The Eating & Drinking Culture in Jackson

Jackson is the type of place that likes to work hard and play hard. Most of the inns have their own restaurant and taverns with nightly dinner and apres ski specials. There are really too many places to name here but I will cover a few of them!

Breakfast

For breakfast, definitely check out one of the inns!! The inns are ready for the folks that want to eat a little something before hitting the trails or have a nice big country breakfast. We have stayed at Christmas Farm Inn in the past and they have a really great breakfast. If you are like me and don’t like to eat a huge breakfast before skiing, get a little something to go from J-Town Deli! They have delicious breakfast sandwiches and burritos. They also have the best variety of Ritter Sport chocolate I have ever seen and stroopwafels!

Lunch and Apres-Ski

So when I am out skiing or hiking for the day, lunch is the forgotten meal. We usually eat snacks or just have sandwiches. J-Town Deli is obviously my favorite sandwich joint in town, but I will also say there is a grocery store called Grant’s Shop n Save in Glen which is not far from Jackson to get sandwich stuff and cheap snacks. For me, if there is a meal to save money on during ski/hike days, it’s lunch

Favorite Apres-Ski spots are the Shovel Handle Pub and Wildcat Tavern.  The Shovel Handle Pub is really ski club rustic inside in a good way right next to Black Mountain. They have a great menu if you want to stay for dinner, good drinks, and live entertainment. Wildcat Tavern is my favorite. The vintage ski posters, booths made with double ski lift chairs, great menu, live entertainment, or great bar…..you pick, its all good. Parking can be a little dicey on the street, but it is a great spot. When its busy, settle in because the service can be a little slow, but the atmosphere is so great, I have never minded.

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Dinner

Now, as I have mentioned, most of the inns have dining rooms and taverns where you can get a great dinner. We ate at the Highfields Restaurant at the Eagle Mountain House and it was delicious. Both the Shovel Handle Pub and Wildcat Tavern do a great dinner. For me though, probably my favorite place for dinner is the Red Fox Bar and Grille. Here’s why: they have woodfire grilling and pizzas! This is the Wentworth Golf Course Club restaurant in the summer months, named after a fox that was known for stealing golf balls! It is probably the largest stand alone restaurant in Jackson, and it has TVs which made it a popular destination for playoff football this past weekend. I love the brick oven woodfire pizza there, and they woodfire grill meats and vegetables, so I know this sounds random, but the woodfire broccoli is amazing. There are definitely some cute ski decor type stuff around, but this restaurant is a little more on the modern side of life.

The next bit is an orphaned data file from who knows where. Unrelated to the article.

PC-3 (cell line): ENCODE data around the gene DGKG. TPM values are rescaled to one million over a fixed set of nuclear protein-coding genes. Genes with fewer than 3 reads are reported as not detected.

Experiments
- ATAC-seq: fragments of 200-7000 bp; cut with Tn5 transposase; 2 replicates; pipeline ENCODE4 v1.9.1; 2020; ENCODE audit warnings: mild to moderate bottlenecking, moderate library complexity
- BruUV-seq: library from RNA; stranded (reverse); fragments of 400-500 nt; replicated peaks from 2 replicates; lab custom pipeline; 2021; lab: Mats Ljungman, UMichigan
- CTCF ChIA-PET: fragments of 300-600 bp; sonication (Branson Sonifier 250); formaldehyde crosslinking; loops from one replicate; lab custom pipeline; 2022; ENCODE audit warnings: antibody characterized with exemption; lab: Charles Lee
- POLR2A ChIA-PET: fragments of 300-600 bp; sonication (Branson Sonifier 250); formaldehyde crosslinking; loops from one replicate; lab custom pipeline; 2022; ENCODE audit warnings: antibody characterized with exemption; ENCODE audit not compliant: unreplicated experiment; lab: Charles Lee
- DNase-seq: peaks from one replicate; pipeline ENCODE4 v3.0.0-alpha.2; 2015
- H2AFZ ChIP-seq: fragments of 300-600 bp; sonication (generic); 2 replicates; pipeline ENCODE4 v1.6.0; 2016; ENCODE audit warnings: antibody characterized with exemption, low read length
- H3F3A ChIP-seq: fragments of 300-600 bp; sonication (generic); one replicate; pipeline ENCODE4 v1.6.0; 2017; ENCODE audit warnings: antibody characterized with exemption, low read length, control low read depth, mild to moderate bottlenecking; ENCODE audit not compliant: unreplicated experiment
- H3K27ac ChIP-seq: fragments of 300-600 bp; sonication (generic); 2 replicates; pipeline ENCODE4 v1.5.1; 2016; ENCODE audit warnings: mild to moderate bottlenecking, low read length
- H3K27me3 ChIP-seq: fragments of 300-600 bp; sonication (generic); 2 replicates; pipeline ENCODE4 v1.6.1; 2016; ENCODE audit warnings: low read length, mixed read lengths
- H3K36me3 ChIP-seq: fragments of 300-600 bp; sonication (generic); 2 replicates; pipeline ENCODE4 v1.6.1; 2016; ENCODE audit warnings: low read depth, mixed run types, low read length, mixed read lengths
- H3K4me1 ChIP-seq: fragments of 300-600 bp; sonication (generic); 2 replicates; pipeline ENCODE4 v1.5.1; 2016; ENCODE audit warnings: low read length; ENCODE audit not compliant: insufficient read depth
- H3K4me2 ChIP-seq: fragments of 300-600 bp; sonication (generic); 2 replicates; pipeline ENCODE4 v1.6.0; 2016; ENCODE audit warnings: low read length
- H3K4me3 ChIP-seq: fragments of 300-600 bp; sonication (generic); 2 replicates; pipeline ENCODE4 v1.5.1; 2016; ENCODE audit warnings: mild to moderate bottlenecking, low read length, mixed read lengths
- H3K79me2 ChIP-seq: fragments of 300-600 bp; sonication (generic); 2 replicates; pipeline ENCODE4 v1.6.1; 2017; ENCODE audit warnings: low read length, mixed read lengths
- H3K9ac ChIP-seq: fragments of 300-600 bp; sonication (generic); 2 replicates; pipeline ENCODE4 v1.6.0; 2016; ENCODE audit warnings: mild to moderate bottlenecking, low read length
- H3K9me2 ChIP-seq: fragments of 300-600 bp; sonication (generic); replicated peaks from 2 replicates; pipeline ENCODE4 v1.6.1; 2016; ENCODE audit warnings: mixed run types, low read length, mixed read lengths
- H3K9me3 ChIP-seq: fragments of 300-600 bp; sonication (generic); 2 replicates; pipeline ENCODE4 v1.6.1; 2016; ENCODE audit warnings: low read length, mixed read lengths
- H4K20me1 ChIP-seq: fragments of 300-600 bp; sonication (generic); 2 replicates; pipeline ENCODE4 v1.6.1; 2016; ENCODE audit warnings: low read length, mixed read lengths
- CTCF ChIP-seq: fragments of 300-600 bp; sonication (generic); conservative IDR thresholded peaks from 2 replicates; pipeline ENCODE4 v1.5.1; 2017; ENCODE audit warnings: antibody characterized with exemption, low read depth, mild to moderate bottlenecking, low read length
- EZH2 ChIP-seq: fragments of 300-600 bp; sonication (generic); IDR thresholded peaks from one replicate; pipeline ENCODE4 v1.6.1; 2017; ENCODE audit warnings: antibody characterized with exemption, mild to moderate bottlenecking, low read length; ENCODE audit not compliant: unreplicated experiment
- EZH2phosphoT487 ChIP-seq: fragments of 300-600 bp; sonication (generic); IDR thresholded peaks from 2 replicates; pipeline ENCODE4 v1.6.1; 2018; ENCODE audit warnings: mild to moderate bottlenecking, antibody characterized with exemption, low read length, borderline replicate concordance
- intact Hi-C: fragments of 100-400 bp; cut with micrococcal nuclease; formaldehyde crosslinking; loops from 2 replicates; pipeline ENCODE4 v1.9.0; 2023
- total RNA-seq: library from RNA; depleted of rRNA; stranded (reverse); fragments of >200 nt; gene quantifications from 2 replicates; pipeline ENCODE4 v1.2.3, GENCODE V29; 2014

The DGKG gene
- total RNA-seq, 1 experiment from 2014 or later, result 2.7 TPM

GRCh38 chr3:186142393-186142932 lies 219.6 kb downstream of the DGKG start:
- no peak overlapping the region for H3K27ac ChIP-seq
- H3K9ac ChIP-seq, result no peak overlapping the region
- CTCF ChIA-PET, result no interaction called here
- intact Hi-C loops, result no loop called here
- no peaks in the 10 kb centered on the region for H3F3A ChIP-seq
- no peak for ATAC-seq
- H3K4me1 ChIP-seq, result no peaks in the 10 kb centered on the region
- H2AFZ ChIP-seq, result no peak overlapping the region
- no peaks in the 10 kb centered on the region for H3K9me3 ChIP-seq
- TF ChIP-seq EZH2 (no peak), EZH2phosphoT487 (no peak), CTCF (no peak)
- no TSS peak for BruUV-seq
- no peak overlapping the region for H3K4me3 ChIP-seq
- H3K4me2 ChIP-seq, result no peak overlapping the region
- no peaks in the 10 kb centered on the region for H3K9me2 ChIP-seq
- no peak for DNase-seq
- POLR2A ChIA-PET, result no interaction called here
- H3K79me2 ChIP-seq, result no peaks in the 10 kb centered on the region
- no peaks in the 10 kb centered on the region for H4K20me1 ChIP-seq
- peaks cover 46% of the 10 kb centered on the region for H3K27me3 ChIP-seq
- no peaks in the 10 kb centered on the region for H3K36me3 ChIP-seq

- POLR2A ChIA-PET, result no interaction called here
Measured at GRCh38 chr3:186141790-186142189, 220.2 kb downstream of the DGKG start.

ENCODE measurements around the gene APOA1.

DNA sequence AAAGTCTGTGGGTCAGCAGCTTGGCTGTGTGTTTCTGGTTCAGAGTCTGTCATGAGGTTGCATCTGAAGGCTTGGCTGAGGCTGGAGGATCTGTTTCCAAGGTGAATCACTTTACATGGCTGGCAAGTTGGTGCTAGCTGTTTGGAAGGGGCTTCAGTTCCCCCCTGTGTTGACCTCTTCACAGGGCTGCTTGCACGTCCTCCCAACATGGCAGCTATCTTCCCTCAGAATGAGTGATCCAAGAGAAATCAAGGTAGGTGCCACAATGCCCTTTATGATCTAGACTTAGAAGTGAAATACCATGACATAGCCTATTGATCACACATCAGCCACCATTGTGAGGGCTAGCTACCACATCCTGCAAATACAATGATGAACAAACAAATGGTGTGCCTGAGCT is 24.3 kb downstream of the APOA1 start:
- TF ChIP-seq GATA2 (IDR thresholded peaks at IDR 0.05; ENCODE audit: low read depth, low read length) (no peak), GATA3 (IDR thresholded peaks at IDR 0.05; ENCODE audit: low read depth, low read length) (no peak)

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Jackson NH definitely has my heart. Jon and I hope to someday have a little place up in that area and retire up there. I think that North Conway which is a little south might be a little more family friendly- think more hotels with indoor pools instead of the cute inns, bigger restaurants, larger main street, playground- but I love the quiet in Jackson.

We stayed at the Eagle Mountain House this past weekend! Check out my post on the Eagle Mountain House here: Winter Weekend at The Eagle Mountain House, Jackson NH

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Winter Weekend at The Eagle Mountain House, Jackson NH

Many years ago, back when I was in college, Jackson Ski Touring did a Hearts across Jackson Tour for heart health month. We cross country skied between all the inns, and each inn had a treat, some heart healthy, some not so much ha. It was really fun because you got to go in and see all the inns. I remember the first time I saw the Eagle Mountain House sitting up on its hill. Its a pretty big hotel for Jackson. I remember walking in and just wanting to stay. The lobby was cozy with a vintage telephone booth, and the elevator from 1930s still worked. This past weekend, my husband and I finally stayed at the hotel that I fell in love with so many years ago.

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The Eagle Mountain House was first built in 1879 and was run basically as a guest house by Cyrus Gale. Cyrus was an avid fisher and outdoorsman, and like many farm houses in the area, he opened his doors to guests as more and more people were flocking to mountains of NH for that curative air and activity over the summer. In 1915, the original inn was destroyed by a fire. The carriage house is the only thing that survived. The carriage house was originally used for horses and carriages, then became the garage for automobiles, and is now a ballroom for functions. The inn came back bigger and better in 1916. The new sign boasted 125 rooms with 100 bathrooms. The wrap around veranda lined with rocking chairs was 280 feet around. Arthur Gale, Cyrus’s son turned the pasture farmland in front of the hotel into a golfcourse in 1931. For many years, the hotel was only open in the summer months. They would collect guests from the train stops in Glen or Intervale to stay for a couple months typically. When cars became the preferred mode of transport, it still could take upwards of 5 hours to drive from Boston.

We arrived in Jackson Saturday around noon and did some cross country skiing until we could check in. The trails over by the Eagle Mountain House were in great shape actually, so we did some skiing in the village, and then headed to our hotel so we could go right in from skiing. After checking in, we brought our bags up the antique elevator that won’t budge until the doors are closed by hand. Our room had a queen bed with a mountain view. There was even the antique telephone still in the wall.